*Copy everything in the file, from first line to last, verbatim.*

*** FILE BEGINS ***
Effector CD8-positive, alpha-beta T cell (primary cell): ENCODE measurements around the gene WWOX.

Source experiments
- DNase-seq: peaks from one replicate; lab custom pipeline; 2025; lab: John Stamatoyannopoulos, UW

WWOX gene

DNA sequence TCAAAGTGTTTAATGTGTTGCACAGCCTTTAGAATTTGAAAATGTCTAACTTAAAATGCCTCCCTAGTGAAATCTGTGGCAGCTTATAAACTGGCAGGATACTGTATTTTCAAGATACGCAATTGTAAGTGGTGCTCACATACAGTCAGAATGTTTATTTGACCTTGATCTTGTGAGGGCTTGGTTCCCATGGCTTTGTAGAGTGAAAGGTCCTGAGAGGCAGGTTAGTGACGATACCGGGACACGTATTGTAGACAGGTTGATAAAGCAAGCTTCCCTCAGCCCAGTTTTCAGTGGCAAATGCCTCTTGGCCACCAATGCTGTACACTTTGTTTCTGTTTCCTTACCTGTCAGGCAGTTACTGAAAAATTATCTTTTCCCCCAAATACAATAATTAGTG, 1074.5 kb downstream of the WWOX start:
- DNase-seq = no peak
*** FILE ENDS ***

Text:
Effector CD8-positive, alpha-beta T cell (primary cell): ENCODE measurements around the gene WWOX.

Source experiments
- DNase-seq: peaks from one replicate; lab custom pipeline; 2025; lab: John Stamatoyannopoulos, UW

WWOX gene

DNA sequence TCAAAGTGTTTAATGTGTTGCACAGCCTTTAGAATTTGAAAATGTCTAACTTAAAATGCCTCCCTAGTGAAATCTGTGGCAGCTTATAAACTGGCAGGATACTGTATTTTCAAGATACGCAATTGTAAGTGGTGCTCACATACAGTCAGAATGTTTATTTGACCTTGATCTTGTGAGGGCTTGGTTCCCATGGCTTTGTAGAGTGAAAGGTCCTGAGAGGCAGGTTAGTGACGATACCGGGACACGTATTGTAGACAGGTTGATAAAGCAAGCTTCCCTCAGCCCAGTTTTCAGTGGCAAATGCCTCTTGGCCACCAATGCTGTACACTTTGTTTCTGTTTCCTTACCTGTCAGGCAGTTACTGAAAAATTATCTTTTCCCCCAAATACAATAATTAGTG, 1074.5 kb downstream of the WWOX start:
- DNase-seq = no peak